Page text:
SHELBURNE, N.S. – Community roots run deep in The Secret Park in Shelburne.
So named by decades of children attending the nearby Little People’s Place daycare centre, The Secret Park has not been officially opened yet, but it is already a place close to the heart of many in the community and even more so now with the installation and unveiling of a carved panel created by renowned Mi’kmaw artist Ed Benham that speaks to the way the landscape once was.
Located on George Street just past the Shelburne Historic Shipyards Complex, tucked in behind a small building is The Secret Park.
“That’s what the children at Little People’s Place have been calling it for over 30 years,” says Susan Elliott, executive director of the childcare facility.
“It’s a nice grassy place with trees,” she says, where the children are often taken to enjoy the outdoors. When the town put a contest on Facebook to name the park, the name Secret Park, Elliott says, “came up again and again because the young people who used to call it that remembered it and staff remembered that what we called it, so they decided to call it that.”
For the past year the town has been working with Acadia First Nation and the Ponhook Trust Fund on a special project for The Secret Park showcasing the artwork of Shelburne resident Benham. The piece, titled Returning Home, was unveiled at a ceremony on Oct. 13. (In Mi'kmaw, Returning Home is known as APAJI ELMIEY.)
The hand-carved landscape panel features a traditional Mi’kmaq encampment in a coastal area.
“It’s supposed to be a fall scene just before camp was broken up and they move further inland, so this is coastal,” says Benham. “They travelled in small groups. They travelled and hunted together, then converged in a more central location before moving inland for the winter months.”
Looking across Shelburne harbour, it’s not too hard to imagine the scene being on the landscape.
For Acadia First Nation member Jeannette Nickerson, who also lives in Shelburne and was instrumental in the development of the project, says the artwork “means community, bringing our Mi‘kmaq people and our community members together.”
“Our people would have come up through here to sell their wares,” she says. “When they (the town) decided on this location, that was so awesome because our people would have walked this land to get up here to sell their wares. It’s a beautiful piece. Its breathtaking.”
Acadia First Nation Chief Deborah Robinson was on hand for the unveiling ceremony and dedication.
“The thing I like most about this day is the fact we get to share with you one of our esteemed Mi’kmaq artists,” said Robinson. “I only hope this piece will be another way of showing Shelburne the connection that we have as Mi’kmaq to the community, to you our brothers and sisters and all who live here.”
Shelburne Mayor Karen Mattatall says the town was both pleased and privileged to have Benham as part of the community, calling his artwork “magnificent,” thanking both the Ponhook Trust Fund and Acadia First Nation for their contribution to The Secret Park.
An official opening for The Secret Park is planned but not scheduled yet. Signage has been ordered, LED lights have been hung from tree branches and the town plans to add to the furnishings in the park. The property would have been part of the Muir-Cox Shipyard back in the day, and was probably used to stage milled lumber, says town chief administrative officer Darren Shupe.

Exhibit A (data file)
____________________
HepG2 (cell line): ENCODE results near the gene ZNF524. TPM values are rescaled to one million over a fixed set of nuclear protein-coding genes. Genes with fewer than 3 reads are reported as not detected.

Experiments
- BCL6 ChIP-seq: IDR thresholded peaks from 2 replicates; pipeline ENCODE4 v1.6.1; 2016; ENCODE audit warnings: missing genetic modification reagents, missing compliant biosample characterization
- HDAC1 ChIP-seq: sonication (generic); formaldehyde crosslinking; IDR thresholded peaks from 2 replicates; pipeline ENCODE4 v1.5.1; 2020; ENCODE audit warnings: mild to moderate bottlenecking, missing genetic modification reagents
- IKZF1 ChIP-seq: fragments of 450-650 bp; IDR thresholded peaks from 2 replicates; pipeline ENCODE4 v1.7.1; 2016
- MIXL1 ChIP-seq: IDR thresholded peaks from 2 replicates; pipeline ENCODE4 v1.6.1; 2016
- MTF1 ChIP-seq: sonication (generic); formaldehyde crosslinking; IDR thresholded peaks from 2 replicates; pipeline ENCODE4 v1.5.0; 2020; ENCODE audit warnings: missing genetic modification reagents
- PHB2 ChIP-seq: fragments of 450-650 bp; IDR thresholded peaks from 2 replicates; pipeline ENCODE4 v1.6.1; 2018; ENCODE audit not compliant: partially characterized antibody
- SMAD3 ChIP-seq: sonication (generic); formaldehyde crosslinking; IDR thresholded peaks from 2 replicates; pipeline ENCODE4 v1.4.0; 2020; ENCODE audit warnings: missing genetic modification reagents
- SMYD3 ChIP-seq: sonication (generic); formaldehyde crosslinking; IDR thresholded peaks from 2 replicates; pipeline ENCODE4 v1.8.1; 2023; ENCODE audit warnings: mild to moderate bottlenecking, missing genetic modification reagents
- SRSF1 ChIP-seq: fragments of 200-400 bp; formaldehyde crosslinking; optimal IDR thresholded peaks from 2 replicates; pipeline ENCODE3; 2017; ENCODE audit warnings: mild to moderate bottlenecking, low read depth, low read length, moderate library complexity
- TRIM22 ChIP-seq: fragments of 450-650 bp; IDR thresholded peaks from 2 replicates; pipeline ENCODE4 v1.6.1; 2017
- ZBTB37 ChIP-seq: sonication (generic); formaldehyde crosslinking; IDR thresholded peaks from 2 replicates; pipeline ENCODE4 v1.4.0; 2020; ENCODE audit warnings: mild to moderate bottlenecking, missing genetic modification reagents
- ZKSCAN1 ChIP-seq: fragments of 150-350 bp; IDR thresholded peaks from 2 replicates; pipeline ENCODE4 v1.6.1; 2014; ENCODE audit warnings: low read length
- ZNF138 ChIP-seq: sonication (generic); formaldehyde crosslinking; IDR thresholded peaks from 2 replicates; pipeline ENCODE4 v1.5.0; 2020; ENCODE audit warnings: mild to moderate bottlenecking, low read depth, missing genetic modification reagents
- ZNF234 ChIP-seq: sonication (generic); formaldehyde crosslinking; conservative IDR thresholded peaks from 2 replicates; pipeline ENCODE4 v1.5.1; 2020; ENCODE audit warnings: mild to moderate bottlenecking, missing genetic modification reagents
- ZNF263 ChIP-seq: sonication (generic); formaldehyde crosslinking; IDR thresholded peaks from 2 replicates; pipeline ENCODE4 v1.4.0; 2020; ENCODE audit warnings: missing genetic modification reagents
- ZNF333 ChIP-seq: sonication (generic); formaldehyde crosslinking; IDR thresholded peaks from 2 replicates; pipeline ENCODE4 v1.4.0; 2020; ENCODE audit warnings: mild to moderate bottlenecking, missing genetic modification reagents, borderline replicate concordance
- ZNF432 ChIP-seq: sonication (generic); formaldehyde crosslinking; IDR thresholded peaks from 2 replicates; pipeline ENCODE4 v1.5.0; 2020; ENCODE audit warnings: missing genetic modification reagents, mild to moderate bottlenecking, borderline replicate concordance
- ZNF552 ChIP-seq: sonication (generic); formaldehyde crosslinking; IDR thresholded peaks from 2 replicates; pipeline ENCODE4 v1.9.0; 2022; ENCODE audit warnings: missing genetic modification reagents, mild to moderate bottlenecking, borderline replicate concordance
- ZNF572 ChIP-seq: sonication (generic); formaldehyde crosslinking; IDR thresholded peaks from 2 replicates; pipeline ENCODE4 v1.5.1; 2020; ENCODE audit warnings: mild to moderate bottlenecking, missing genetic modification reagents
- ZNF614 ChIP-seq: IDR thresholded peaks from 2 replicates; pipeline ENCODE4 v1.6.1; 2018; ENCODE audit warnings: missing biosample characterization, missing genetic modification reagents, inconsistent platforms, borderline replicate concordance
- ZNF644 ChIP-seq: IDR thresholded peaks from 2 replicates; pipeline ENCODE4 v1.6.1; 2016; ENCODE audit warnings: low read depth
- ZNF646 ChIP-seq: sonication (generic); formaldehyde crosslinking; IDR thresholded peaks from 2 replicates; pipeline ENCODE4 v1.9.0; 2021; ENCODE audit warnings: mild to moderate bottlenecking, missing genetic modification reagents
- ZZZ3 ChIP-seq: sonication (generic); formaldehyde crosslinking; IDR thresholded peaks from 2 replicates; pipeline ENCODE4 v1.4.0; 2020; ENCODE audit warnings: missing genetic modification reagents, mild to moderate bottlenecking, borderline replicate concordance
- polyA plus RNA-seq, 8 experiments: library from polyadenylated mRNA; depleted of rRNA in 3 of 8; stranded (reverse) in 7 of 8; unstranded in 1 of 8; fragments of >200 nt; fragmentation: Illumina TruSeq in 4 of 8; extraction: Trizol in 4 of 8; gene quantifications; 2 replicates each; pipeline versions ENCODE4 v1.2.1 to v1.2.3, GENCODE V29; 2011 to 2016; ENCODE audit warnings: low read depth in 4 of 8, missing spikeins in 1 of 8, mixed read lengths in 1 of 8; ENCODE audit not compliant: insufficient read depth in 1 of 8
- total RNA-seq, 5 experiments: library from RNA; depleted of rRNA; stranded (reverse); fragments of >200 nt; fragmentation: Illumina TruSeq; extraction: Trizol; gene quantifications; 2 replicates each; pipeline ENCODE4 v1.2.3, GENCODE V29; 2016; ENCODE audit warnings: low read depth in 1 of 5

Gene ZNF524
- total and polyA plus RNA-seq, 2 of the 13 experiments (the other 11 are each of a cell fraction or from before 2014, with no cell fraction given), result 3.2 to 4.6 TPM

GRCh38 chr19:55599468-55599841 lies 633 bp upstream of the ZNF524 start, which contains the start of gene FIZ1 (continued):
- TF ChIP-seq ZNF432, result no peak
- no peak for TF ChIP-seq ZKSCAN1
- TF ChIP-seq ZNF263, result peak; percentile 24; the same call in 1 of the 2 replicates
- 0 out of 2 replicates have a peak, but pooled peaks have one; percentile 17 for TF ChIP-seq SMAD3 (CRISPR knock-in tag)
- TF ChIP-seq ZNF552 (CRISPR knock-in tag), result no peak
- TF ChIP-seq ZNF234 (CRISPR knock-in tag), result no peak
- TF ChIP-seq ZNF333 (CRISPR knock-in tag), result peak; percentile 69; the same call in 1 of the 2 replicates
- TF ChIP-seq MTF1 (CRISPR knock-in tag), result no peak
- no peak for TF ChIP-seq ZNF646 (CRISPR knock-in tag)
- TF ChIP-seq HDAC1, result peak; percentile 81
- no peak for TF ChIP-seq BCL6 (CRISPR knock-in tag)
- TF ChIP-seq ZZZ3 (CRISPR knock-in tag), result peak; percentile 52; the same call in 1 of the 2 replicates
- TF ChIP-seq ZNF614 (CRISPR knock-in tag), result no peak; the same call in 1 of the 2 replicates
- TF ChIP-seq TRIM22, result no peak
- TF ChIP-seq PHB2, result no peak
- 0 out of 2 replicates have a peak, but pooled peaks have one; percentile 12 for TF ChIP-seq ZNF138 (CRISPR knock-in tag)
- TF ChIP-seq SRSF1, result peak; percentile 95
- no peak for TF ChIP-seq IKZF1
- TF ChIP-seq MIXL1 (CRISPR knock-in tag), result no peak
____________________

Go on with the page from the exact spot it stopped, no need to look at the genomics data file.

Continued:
Just one more connection The Secret Park has with the community.
Ed Benham bio:
Mi’kmaw artist Benham is mostly self-taught. This past August he was invited to exhibit and talk about his work at the Canadian National Exhibition.
His bio for the exhibition reads: “Edwin (Ed) returned to his hometown of Shelburne on Nova Scotia's south shore in 1988. After 10 years of working in Ontario, he, his wife Melanie and daughter Stephanie settled just kilometres from where Ed lived as a child. Shortly after returning to Shelburne Ed met several local duck decoy and mantle duck carvers and was fascinated by their level of skill and attention to fine detail. At the same time, he began to re-explore his indigenous heritage, merging it with his new-found fascination with wood carving, and taking his imagination in new directions.
“Ed, a Mi'kmaw of Acadia First Nation, began woodcarving in 1990. His craft is largely self-taught, mixing traditional and contemporary, to create truly unique pieces. The work itself, for the most part, is done with hand-tools such as knives with interchangeable blades and chisels with profiles ranging in width from 1/8th inch to over an inch, with sanding, shaping and finishing all done by hand. Power tools may be used in rare instances in the roughing out process, but generally this is also done by hand except where not practical.
“Ed has also worked in other mediums to include watercolours and oils as well as line drawings, and while in Ontario spent five years working as a model maker/finish designer for the jewelry industry. To date Ed has works in collections throughout Canada, several states in the U.S., Australia, as well as Greenland and Germany. In addition, Ed is a blues/rock drummer and has also worked as a background performer (extra) in “A” The Scarlet Letter, Virginia’s Run and, most recently, in the made-for-TV miniseries The Book Of Negros, all shot in his hometown of Shelburne.”